According to conventional labor market theory, if a wage floor is raised above market clearing level, employment in the covered sector will fall. This has been confirmed by most empirical studies of developed market economies. Studies of the United States have also shown that this “disemployment” effect is small and limited to teenagers and youth. A comprehensive survey of the U.S. literature by Brown, Gilroy and Kohen (1982) concluded that a 10 percent increase in the minimum wage will result in only a one to three percent reduction in teenage employment. More recent studies by Card and Krueger (1995) have questioned the relevance and accuracy of mainstream theory and previous empirical research, concluding that an increase in the minimum wage has no effect or may actually increase employment. The response to this work has ranged from sharp criticism (Hamermesh 1995; Welch 1995; Kennan 1995; Deere et al. 1995) to calls for further research. More importantly, this recent line of research has led to questions regarding the role of minimum wages in the transition process (Standing 1995; VaughanWhitehead 1995). To date, however, there have been no detailed studies on the effects of minimum wages on transitional labor markets.
Poland’s minimum wage is of great interest because, if conventional theory is correct, dis employment effects should be clearly seen. In Poland there is only one minimum wage which is continually revised upward, is high by international standards, and covers all labor. Most previous studies have relied on U.S. data where the magnitude of the minimum wage is small, increases are much less frequent, and coverage is incomplete. Additionally, because Poland’s minimum wage is based on monthly remuneration, employers are less likely to respond to increases by simply limiting the number of hours a minimum wage earner works. They may instead limit the number of workers employed and increase the number of hours per minimum wage earner. For these reasons Poland’s labor market offers a unique environment in which to determine the effects of minimum wage increases on employment.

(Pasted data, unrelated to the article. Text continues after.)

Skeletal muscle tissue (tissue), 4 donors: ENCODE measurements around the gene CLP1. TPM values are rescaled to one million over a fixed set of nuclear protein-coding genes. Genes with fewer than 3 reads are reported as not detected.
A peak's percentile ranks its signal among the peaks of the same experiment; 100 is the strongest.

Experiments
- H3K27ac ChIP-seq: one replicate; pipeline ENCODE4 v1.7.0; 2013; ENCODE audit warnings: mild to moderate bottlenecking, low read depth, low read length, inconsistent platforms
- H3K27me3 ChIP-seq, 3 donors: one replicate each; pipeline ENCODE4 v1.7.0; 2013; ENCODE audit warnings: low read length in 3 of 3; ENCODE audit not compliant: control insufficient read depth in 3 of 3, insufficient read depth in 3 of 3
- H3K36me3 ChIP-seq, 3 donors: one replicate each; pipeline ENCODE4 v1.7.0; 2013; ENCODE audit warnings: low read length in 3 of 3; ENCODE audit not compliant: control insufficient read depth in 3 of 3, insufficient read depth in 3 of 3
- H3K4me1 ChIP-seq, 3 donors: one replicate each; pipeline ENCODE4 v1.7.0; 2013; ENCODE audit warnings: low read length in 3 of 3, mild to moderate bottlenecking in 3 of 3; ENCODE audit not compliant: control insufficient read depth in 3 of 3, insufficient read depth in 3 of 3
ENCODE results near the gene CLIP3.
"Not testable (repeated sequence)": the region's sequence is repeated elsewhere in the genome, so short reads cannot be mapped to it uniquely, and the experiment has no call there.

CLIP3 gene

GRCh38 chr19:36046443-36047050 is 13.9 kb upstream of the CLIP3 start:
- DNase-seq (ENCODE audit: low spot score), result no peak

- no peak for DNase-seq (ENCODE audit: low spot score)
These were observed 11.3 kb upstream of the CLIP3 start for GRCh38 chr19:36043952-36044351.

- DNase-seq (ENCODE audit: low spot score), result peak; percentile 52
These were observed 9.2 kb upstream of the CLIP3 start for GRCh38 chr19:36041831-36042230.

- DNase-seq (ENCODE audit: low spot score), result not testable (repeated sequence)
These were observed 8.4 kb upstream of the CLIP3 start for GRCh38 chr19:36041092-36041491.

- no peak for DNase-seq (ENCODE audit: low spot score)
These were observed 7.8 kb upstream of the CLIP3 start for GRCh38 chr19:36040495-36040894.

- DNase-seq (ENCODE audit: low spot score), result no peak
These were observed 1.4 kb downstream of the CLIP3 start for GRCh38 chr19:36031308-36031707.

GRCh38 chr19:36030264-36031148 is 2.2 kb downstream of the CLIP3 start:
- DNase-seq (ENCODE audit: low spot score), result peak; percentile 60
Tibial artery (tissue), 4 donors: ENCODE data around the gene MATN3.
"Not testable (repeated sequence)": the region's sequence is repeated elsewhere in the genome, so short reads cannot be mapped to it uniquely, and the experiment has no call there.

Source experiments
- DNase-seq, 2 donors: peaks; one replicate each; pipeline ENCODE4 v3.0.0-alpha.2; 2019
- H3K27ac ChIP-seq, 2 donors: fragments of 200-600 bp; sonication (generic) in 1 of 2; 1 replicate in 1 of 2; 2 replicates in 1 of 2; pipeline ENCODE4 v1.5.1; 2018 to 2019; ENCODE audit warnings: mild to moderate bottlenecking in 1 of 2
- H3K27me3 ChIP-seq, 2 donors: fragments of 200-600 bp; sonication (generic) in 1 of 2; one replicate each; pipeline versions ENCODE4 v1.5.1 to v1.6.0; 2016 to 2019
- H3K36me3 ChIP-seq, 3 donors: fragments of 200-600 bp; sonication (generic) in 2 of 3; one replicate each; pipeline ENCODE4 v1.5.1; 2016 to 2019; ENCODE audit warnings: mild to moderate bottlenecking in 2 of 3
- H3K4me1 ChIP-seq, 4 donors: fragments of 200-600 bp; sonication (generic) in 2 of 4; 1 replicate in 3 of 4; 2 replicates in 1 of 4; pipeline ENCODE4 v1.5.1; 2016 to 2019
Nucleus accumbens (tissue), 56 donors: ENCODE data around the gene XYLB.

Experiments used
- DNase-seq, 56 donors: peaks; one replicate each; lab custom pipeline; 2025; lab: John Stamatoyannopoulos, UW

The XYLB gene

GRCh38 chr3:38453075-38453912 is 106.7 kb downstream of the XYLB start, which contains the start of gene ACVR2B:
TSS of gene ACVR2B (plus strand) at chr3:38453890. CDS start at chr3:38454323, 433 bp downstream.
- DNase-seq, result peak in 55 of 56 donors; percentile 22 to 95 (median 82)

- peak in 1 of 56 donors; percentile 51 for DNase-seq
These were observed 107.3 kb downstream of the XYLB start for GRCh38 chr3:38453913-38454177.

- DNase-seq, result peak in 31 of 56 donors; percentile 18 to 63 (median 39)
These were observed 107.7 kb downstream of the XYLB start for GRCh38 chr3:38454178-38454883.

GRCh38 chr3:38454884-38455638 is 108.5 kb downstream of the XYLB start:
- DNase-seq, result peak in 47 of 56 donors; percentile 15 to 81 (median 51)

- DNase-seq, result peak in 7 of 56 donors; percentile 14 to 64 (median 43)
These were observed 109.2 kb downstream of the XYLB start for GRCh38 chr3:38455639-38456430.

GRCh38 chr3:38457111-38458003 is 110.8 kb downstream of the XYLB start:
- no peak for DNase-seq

Another way in which Poland’s minimum wage is unique concerns it’s relationship to unemployment benefits. It is commonly agreed that unemployment benefits which offer a high replacement rate, 12The replacement rate is the ratio of unemployment benefits to income prior to becoming unemployed. ↩
- The current system was implemented in 1991. ↩
- There is one exception to this rule. Workers who were part of a mass lay-off and are within five years of retirement qualify for benefits which equal 75 percent of their previous earnings (World Bank 1993). ↩
- The figure cited excludes own account workers and unpaid household workers. ↩
- For Poland, the average and minimum wages used to determine these ratios are pre-tax. Due to data limitations, the average wage is based on all labor in the industrial and construction sectors only. Sample includes forty nine voivodships. ↩
- For the United States, average wage is determined by considering both fulland part-time workers. Sample includes all fifty states and the District of Columbia. ↩
- Ideally the employment rate should be measured as the ratio of employment to working age population. Due to data limitations the ratio of total employment divided by total population is considered instead. ↩
- It should be noted that U.S. surveys usually consider anything less than 35 hours part-time. If less than 40 hours were considered part-time, as is the case for Poland, the estimate would be greater. ↩
- When the “monthly minimum wage” is converted into its hourly equivalent (assuming a 40 hour work-week), less than one percent of individuals who have completed university earn the minimum wage. ↩
- There are exceptions to this rule. In especially impoverished regions the duration may be extended to 18 or 24 months. ↩
- See World Bank (1993) for further details. ↩